As an example, I worked on a product where we were designing a My Account page. I was a UX person (employee) on the product management team. I gave some suggestions as to how we could display data and handle some of the functionality. However, the product manager had already made a number of decisions with engineering that were driven more by what made sense for engineering rather than what was best for the user. I was not included in any of the discussions. I continued making recommendations to make the experience a little smoother for the user, but I was told that the approach the business decided to take was the final decision - even though I had valid feedback. I voiced my concerns and risks, but the business made the decision. If you think about it, I worked as a consultant, providing advice, guidance, and benefits/challenges of a decision.
The leader of this group later told me that I didn't own anything - that the business was responsible for revenue and metrics so it was their decision. That's understandable, however, why be an employee in a situation like this? I might as well have been an independent, outside consultant providing advice that may or may not be used. For UX to be a contributing member of any team, UX needs to be able to contribute to the team as an equal and have a degree of ownership.
Are all teams like this? Definitely not. I've had clients who are partners, respect my position and bring me in to give advice as to what to do. However, I've also been an employee where I was treated like an outside consultant. This is why at times UX professionals prefer being consultants - at least his role is well defined.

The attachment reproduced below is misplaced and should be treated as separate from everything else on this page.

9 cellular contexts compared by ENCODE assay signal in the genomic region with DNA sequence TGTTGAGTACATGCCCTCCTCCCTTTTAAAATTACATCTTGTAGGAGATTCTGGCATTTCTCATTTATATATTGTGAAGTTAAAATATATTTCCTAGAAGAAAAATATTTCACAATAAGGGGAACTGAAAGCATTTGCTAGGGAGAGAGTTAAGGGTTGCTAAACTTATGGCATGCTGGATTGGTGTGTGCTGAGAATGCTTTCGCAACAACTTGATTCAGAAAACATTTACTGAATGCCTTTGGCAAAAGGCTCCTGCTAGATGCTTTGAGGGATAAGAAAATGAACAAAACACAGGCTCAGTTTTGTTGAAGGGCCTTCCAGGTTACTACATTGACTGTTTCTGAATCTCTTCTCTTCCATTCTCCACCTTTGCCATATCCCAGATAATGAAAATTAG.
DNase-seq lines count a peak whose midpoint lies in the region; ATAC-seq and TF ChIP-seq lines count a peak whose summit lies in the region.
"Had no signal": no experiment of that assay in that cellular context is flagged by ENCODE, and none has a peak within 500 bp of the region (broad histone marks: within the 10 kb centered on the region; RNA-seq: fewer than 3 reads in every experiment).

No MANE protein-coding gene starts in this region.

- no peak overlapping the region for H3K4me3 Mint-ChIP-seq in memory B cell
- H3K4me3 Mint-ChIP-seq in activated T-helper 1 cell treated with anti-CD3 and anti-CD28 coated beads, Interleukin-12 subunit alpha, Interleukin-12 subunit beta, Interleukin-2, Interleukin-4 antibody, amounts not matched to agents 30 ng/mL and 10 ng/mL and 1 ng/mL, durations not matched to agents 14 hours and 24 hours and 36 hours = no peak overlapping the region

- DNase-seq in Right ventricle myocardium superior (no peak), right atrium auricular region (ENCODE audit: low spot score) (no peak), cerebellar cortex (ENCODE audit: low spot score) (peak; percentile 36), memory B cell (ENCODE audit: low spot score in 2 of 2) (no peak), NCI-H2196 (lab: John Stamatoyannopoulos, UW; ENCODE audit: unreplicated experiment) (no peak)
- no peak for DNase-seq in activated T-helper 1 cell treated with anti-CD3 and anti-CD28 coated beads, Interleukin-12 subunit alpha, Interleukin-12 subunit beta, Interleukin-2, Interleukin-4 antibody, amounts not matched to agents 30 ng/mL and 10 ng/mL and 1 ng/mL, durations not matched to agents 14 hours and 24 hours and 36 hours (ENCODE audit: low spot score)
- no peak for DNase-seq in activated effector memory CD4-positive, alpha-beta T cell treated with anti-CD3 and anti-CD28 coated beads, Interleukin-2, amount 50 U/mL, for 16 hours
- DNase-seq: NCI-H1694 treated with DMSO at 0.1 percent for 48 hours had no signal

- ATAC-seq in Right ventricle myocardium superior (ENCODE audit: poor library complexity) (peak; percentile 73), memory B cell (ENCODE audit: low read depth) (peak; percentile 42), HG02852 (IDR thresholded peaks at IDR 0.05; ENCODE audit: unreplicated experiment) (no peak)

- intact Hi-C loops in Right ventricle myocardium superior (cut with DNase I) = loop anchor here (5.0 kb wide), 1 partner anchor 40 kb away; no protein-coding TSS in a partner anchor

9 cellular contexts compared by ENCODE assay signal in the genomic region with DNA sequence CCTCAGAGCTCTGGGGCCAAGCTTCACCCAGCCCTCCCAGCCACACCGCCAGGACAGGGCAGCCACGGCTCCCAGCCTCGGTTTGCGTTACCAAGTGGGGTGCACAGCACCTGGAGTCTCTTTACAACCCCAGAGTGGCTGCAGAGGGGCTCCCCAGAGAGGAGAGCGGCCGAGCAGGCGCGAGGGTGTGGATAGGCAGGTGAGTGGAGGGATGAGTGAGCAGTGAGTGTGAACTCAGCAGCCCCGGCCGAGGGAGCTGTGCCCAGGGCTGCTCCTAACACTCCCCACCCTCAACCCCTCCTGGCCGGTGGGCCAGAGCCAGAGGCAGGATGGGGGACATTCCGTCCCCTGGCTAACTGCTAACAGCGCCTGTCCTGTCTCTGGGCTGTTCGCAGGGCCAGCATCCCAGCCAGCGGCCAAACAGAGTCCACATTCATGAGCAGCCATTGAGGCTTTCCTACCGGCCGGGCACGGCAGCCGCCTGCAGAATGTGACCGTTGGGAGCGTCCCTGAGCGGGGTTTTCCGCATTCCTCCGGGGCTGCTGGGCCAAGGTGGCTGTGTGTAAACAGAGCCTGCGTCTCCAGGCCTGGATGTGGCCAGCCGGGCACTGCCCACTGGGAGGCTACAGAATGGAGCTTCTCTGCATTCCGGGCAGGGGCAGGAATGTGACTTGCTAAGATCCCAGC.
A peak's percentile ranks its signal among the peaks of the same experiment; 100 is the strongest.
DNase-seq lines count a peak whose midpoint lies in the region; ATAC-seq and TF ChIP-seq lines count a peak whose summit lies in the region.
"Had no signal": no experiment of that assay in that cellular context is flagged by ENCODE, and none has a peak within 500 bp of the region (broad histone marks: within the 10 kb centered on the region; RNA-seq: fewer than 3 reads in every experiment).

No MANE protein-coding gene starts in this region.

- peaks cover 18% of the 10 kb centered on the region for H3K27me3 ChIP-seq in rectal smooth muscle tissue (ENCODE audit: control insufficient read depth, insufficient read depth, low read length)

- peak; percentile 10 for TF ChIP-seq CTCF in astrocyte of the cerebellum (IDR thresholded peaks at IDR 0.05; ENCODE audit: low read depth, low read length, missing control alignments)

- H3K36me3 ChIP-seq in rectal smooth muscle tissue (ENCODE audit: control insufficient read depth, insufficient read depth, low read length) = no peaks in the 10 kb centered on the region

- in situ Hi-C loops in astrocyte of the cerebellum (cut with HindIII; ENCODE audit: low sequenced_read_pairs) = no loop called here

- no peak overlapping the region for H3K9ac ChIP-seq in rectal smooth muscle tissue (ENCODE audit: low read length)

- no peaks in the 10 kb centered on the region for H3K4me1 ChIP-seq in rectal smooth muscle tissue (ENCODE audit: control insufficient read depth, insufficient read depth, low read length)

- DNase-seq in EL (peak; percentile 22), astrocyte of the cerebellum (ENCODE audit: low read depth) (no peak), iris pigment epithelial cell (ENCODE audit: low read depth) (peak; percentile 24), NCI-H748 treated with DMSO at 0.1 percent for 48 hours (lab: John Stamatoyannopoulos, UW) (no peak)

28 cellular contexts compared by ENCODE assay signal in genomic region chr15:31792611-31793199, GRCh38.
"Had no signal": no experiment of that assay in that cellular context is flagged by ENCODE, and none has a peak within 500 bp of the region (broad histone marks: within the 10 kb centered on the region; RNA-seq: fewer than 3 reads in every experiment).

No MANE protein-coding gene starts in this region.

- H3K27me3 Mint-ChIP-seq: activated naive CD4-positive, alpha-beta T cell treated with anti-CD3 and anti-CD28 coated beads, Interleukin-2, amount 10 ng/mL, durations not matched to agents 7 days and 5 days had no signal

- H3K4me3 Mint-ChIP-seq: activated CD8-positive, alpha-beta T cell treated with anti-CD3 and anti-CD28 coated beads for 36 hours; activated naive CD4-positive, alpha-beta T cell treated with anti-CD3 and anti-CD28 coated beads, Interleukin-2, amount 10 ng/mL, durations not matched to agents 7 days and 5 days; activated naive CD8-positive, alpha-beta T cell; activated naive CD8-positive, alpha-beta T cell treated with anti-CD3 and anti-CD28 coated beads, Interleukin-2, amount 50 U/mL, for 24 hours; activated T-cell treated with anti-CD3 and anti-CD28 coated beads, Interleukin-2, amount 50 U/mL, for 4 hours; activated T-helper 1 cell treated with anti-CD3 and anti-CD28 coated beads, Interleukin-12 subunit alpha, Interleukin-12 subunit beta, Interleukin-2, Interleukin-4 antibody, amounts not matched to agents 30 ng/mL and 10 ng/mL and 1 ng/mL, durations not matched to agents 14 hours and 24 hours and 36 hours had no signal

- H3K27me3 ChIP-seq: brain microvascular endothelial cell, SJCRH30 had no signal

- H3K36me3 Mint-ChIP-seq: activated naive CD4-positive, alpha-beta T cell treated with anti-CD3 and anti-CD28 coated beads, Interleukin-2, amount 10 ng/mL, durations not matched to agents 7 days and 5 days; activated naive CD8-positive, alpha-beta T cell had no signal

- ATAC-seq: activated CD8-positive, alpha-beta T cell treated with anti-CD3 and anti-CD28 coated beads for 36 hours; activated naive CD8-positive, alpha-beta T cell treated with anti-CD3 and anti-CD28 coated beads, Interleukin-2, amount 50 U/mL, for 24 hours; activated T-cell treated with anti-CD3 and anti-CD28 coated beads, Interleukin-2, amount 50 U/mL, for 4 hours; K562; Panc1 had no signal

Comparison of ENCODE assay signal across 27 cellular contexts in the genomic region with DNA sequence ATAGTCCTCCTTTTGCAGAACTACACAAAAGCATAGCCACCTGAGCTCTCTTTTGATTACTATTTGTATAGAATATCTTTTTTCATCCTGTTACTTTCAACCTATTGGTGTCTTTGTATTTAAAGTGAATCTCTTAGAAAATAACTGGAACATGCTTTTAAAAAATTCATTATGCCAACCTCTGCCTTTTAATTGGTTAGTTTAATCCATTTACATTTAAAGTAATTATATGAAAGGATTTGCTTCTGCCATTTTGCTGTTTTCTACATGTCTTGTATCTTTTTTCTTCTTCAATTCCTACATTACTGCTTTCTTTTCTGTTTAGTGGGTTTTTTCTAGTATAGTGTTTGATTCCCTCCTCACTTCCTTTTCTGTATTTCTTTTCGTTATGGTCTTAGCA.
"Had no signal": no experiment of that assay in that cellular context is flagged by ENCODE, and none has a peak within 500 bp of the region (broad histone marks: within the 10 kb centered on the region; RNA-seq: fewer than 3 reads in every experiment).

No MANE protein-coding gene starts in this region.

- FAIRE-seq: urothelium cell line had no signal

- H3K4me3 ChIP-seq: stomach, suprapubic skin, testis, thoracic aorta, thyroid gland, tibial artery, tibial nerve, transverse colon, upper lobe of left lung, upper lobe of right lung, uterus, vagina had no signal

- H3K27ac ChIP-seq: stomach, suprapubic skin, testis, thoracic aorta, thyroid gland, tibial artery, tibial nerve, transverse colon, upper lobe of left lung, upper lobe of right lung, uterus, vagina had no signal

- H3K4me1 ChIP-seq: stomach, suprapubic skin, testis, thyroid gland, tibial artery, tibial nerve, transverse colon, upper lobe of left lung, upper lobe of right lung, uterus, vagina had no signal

It is also the decision of the business to allow the UX team to include users in the development process because they are funding the work and it needs to be approved. I have been refused funding many times for user research activities. I consider research to be very important, but if the business doesn't want to include it - what can I really say? I can only advocate as much as I am an equal.
Similarly, if a UX person is part of the technology team, and the technology team is paying for him, then he is working for the technologists. The technologists may be more open to user research and including their recommendations, but the bottom line is that UX is working for their interests.
Product management and technology are usually separate teams so that they don't have a conflict of interest - they both represent their own needs and they are treated as more or less equals. They are both employed by the customer payments (revenue). The business may dictate the priorities, but technology decides how the project will be implemented. If IT owns a project completely, it will be too technology driven (most early IT/computer applications); if the business owns a project, the interests of the technology may be overshadowed. However, if UX is part of either of these teams, and represents the voice of the users as part of either team, the business is at risk for losing opportunities and revenue and better understanding its audience because UX is not an equal voice to the other teams.